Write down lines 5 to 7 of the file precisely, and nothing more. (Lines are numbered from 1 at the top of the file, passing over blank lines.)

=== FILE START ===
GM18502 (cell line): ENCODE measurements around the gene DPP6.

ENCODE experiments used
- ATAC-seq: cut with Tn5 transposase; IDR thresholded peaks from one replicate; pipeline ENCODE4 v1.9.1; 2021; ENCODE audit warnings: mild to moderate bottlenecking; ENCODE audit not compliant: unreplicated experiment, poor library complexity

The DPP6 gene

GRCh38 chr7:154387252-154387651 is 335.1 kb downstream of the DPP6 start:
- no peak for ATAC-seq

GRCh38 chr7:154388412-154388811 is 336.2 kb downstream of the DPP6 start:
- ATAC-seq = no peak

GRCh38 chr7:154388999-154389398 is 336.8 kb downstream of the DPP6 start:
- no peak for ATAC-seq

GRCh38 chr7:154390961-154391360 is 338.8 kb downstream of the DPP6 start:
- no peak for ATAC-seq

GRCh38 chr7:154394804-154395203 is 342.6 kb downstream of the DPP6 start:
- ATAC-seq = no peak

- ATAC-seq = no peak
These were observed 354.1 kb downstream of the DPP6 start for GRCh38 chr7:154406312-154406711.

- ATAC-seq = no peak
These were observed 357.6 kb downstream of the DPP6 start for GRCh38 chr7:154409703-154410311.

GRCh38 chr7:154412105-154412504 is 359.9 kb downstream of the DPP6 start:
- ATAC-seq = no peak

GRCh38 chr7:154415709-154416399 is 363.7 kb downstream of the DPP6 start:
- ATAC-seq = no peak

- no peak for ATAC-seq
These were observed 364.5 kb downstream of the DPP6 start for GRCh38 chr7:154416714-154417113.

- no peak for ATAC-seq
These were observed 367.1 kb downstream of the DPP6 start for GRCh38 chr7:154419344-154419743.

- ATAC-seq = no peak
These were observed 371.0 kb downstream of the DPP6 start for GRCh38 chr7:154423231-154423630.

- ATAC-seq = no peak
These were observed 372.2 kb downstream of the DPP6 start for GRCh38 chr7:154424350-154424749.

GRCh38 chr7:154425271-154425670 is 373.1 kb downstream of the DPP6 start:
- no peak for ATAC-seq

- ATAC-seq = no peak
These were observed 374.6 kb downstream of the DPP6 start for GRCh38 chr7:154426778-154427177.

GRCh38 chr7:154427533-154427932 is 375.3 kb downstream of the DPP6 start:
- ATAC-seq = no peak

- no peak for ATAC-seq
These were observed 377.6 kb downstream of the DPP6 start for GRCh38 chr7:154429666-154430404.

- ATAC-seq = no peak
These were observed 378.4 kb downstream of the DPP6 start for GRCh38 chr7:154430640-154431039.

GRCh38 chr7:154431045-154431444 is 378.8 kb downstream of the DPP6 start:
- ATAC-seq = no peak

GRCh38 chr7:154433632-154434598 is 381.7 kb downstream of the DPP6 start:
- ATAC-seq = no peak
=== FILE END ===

GRCh38 chr7:154387252-154387651 is 335.1 kb downstream of the DPP6 start:
- no peak for ATAC-seq

GRCh38 chr7:154388412-154388811 is 336.2 kb downstream of the DPP6 start: